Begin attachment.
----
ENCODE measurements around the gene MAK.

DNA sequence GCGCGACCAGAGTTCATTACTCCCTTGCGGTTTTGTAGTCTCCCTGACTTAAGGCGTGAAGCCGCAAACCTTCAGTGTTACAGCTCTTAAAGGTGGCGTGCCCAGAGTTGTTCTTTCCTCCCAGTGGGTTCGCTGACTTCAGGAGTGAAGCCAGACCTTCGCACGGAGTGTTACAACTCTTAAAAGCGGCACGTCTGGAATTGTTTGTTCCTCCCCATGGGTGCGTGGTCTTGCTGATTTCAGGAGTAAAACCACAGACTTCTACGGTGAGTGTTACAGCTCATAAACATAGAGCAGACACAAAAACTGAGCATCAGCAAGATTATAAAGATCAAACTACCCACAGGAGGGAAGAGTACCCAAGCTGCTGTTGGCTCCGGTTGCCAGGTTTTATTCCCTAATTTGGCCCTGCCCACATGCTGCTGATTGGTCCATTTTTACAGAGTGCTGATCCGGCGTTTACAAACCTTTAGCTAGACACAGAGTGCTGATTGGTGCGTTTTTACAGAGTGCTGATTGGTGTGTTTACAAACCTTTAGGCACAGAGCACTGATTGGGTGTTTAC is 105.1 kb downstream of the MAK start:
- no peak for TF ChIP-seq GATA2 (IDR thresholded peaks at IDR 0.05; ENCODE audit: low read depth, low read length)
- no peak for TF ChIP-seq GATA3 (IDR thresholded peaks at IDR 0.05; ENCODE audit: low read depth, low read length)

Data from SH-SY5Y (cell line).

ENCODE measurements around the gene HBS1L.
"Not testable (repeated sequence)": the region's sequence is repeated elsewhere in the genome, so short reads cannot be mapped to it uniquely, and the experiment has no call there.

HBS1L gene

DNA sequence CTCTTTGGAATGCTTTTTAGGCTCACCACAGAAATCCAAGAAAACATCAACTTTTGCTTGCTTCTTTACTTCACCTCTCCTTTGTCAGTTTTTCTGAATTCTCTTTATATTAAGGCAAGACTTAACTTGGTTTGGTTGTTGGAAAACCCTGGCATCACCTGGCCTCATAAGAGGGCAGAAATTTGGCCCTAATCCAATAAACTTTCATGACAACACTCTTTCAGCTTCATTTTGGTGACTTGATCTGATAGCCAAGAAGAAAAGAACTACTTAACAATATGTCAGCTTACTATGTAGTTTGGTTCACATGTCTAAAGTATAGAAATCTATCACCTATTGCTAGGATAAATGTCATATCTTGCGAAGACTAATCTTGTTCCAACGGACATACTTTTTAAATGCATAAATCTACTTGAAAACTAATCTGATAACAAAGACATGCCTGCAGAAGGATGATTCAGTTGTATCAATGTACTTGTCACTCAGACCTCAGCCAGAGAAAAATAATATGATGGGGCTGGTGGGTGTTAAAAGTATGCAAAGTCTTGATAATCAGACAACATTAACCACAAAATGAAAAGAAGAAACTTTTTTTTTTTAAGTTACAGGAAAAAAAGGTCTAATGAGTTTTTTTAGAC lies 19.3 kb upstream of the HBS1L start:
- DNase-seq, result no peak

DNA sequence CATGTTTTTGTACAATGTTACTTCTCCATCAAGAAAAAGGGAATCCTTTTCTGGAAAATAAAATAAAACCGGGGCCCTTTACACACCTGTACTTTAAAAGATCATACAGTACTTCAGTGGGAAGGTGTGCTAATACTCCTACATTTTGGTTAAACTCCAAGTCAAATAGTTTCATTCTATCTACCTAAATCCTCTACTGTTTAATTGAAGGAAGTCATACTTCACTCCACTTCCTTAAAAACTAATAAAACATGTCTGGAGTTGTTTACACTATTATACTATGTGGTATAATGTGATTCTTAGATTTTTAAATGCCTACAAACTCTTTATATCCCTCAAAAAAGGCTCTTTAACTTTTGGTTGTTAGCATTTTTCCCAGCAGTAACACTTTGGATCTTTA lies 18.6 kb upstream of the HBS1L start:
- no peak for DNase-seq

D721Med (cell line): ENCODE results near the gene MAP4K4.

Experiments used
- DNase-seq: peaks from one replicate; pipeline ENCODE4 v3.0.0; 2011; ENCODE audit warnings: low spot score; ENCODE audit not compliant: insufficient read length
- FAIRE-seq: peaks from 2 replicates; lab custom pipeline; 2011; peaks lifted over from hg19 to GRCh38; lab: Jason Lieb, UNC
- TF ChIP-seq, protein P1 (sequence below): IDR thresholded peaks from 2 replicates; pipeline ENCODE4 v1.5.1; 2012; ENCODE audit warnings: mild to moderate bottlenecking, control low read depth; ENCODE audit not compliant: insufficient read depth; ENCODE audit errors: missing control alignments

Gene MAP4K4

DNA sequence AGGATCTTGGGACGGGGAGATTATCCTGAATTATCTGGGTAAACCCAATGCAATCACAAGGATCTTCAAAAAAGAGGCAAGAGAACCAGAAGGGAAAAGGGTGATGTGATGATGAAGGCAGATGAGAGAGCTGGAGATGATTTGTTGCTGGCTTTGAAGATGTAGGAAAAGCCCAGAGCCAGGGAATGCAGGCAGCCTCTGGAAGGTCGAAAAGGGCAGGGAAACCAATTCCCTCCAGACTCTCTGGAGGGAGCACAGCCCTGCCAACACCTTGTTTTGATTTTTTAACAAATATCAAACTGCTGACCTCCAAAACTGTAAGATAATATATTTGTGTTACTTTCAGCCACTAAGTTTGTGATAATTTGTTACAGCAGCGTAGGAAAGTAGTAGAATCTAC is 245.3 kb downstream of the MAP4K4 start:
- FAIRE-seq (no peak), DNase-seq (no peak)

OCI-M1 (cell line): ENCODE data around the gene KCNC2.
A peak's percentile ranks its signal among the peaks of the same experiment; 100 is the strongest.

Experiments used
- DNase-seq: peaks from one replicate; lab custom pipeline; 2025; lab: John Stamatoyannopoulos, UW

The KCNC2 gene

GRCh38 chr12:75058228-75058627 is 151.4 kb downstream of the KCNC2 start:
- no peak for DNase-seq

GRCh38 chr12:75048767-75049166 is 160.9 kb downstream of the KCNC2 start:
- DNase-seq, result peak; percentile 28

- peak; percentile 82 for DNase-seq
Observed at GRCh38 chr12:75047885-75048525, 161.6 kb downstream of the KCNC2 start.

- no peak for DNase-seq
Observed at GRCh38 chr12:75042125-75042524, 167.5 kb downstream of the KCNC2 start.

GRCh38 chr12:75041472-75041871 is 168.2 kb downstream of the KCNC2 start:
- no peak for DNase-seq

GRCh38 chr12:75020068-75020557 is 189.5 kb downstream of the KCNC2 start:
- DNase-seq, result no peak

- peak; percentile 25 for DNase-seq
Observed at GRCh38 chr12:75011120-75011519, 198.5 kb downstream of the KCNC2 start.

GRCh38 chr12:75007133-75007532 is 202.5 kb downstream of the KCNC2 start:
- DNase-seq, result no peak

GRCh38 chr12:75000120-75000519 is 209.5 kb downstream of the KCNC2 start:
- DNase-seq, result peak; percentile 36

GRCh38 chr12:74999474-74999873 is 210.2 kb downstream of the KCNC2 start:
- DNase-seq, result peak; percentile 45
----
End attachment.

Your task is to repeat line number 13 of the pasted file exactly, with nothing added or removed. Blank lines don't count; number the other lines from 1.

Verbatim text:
D721Med (cell line): ENCODE results near the gene MAP4K4.